*

I find I never weary of great churches. It is my favourite kind of mountain scenery. Mankind was never so happily inspired as when it made a cathedral: a thing as single and specious as a statue to the first glance, and yet, on examination, as lively and interesting as a forest in detail. The height of spires cannot be taken by trigonometry; they measure absurdly short, but how tall they are to the admiring eye! And where we have so many elegant proportions, growing one out of the other, and all together into one, it seems as if proportion transcended itself and became something different and more imposing. I could never fathom how a man dares to lift up his voice to preach in a cathedral. What is he to say that will not be an anti-climax? For though I have heard a considerable variety of sermons, I never yet heard one that was so expressive as a cathedral. 'Tis the best preacher itself, and preaches day and night; not only telling you of man's art and aspirations in the past, but convicting your own soul of ardent sympathies; or rather, like all good preachers, it sets you preaching to yourself--and every man is his own doctor of divinity in the last resort.

*

As the business man comes to love the toil, which he only looked upon at first as a ladder towards other desires and less unnatural gratifications, so the dumb man has felt the charm of his trade and fallen captivated before the eyes of sin. It is a mistake when preachers tell us that vice is hideous and loathsome; for even vice has her Horsel and her devotees, who love her' for her own sake.

Between these two, I now felt I had to choose. My two natures had memory in common, but all other faculties were most unequally shared between them. Jekyll (who was composite) now with the most sensitive apprehensions, now with a greedy gusto, projected and shared in the pleasures and adventures of Hyde; but Hyde was indifferent to Jekyll, or but remembered him as the mountain bandit remembers the cavern in which he conceals himself from pursuit. Jekyll had more than a father's interest; Hyde had more than a son's indifference. To cast in my lot with Jekyll was to die to those appetites which I had long secretly indulged, and had of late begun to pamper. To cast it in with Hyde was to die to a thousand interests and aspirations, and to become, at a blow and for ever, despised and friendless. The bargain might appear unequal; but there was still another consideration in the scale ; for while Jekyll would suffer smartingly in the fires of abstinence, Hyde would be not even conscious of all that he had lost. Strange as my circumstances were, the terms of this debate are as old and commonplace as man; much the same inducements and alarms cast the die for any tempted and trembling sinner; and it fell out with me, as it falls with so vast a majority of my fellows, that I chose the better part, and was found wanting in the strength to keep to it.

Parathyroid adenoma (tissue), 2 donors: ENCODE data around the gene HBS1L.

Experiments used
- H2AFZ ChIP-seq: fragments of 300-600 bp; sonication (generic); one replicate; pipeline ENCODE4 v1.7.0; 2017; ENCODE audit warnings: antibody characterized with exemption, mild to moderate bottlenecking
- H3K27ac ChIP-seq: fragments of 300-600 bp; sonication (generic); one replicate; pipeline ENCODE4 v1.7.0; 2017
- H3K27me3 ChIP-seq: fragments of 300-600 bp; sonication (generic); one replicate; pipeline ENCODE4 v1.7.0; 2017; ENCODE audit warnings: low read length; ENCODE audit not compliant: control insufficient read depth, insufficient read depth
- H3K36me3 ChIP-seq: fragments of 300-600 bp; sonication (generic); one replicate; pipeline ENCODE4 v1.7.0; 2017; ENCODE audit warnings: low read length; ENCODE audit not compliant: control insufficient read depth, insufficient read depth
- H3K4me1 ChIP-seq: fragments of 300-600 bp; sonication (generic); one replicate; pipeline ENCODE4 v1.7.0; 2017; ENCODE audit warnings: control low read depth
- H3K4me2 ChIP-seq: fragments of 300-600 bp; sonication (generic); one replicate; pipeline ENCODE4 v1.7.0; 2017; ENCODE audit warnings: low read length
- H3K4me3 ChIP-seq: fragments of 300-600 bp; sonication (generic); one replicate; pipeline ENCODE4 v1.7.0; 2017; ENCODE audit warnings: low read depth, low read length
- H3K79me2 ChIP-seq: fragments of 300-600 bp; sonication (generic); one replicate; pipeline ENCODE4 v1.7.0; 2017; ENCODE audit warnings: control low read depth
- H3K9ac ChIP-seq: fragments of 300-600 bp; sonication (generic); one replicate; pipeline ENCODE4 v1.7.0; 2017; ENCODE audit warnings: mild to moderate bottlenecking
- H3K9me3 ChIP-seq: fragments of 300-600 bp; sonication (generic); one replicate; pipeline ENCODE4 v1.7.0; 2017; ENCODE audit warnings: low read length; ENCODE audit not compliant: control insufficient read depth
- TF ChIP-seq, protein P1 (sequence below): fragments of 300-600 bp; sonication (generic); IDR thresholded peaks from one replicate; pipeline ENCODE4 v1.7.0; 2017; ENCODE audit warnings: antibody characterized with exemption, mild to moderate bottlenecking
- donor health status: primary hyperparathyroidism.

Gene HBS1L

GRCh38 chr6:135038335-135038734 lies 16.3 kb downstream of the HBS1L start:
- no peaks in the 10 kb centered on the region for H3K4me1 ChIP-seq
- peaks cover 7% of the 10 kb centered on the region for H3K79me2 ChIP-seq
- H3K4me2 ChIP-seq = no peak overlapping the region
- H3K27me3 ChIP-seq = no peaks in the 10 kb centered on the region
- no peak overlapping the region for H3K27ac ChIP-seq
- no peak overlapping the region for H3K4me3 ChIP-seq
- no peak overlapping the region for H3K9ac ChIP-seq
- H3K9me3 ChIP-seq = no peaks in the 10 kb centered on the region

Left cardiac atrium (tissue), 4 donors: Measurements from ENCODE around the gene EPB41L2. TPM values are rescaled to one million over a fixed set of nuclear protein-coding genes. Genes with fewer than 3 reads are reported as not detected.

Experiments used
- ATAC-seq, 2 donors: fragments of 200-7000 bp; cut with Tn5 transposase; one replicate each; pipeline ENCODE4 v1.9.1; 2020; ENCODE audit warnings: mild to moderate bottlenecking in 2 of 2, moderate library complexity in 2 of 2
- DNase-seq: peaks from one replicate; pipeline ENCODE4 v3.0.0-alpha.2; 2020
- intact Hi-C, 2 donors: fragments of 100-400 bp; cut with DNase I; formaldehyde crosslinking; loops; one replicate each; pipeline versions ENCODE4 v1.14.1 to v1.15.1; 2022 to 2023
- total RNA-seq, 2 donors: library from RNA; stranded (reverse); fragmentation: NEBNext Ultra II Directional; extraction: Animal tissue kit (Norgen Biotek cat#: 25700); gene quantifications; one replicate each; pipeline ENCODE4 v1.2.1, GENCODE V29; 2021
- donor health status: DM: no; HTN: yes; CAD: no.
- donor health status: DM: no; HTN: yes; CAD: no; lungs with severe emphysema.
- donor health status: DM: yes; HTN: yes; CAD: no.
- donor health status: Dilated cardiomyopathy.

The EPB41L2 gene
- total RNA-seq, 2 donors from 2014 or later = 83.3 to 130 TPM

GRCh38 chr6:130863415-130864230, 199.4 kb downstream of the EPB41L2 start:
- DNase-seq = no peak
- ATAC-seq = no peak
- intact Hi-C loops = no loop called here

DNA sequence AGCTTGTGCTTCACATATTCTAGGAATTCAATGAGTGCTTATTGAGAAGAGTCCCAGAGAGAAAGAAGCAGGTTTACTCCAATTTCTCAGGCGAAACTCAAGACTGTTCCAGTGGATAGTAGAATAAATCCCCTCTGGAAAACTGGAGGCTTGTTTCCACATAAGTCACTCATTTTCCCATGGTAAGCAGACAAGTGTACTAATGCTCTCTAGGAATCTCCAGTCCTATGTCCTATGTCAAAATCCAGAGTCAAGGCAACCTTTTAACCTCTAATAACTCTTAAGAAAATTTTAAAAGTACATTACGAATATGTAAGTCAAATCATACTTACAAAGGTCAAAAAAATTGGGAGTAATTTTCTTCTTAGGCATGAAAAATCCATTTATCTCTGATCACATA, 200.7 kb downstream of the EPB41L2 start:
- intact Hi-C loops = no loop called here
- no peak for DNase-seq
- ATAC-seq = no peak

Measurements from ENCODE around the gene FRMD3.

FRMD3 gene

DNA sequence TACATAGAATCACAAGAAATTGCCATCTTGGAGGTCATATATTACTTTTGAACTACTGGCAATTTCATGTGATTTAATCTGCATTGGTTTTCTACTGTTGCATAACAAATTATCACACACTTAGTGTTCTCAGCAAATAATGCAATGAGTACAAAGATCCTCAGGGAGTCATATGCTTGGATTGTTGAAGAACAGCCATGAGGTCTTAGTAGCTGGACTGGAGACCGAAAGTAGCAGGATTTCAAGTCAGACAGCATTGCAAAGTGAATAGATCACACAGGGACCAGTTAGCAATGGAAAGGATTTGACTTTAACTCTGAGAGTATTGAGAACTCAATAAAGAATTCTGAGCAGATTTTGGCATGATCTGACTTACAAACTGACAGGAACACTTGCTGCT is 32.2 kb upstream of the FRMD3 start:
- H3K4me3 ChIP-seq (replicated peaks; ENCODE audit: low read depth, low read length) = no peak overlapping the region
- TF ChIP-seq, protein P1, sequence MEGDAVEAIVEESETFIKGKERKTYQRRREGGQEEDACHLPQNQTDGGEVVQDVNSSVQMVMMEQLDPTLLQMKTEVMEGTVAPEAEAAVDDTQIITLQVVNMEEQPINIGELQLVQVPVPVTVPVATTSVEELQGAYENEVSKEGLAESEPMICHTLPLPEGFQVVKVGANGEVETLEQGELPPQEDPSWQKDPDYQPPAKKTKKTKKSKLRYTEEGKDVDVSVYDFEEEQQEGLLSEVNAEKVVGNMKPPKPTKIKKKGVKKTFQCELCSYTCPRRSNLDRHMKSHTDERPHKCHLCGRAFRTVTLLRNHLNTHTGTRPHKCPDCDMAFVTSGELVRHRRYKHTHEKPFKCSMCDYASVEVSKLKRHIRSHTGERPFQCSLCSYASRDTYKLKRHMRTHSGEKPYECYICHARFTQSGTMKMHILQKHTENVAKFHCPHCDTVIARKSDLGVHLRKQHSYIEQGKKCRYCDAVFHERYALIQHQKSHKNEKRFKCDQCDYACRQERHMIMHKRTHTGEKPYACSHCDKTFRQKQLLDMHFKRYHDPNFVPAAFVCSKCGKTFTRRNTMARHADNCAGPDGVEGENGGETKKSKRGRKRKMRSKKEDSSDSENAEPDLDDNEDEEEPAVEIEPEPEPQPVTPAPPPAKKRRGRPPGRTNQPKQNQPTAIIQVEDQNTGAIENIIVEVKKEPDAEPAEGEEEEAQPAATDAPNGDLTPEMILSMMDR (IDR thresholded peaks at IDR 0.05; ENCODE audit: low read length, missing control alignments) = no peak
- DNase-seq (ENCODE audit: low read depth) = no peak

*

Many a man would have even blazoned such irregularities as I was guilty of; but from the high views that I had set before me, I regarded and hid them with an almost morbid sense of shame. It was thus rather the exacting nature of my aspirations than any particular degradation in my faults that made me what I was, and, with even a deeper trench than in the majority of men, severed in me those provinces of good and ill which divide and compound man's dual nature. In this case I was driven to reflect deeply and inveterately on that hard law of life, which lies at the root of religion and is one of the most plentiful springs of distress. Though so profound a double dealer, I was in no sense a hypocrite; both sides of me were in dead earnest; I was no more myself when I laid aside restraint and plunged in shame, than when I laboured, in the eye of day, at the furtherance of knowledge or the relief of sorrow and suffering. And it chanced that the direction of my scientific studies, which led wholly towards the mystic and the transcendental, reacted and shed a strong light on this consciousness of the perennial war among my members. With every day, and from both sides of my intelligence, the moral and the intellectual, I thus drew steadily nearer to that truth, by whose partial discovery I have been doomed to such a dreadful shipwreck: that man is not truly one, but truly two.

The Pocket R. L. S. Page 25

Robert Louis Stevenson

Free Books in the public domain from the Classic Literature Library ©

Robert Louis Stevenson
Classic Literature Library

All Pages of This Book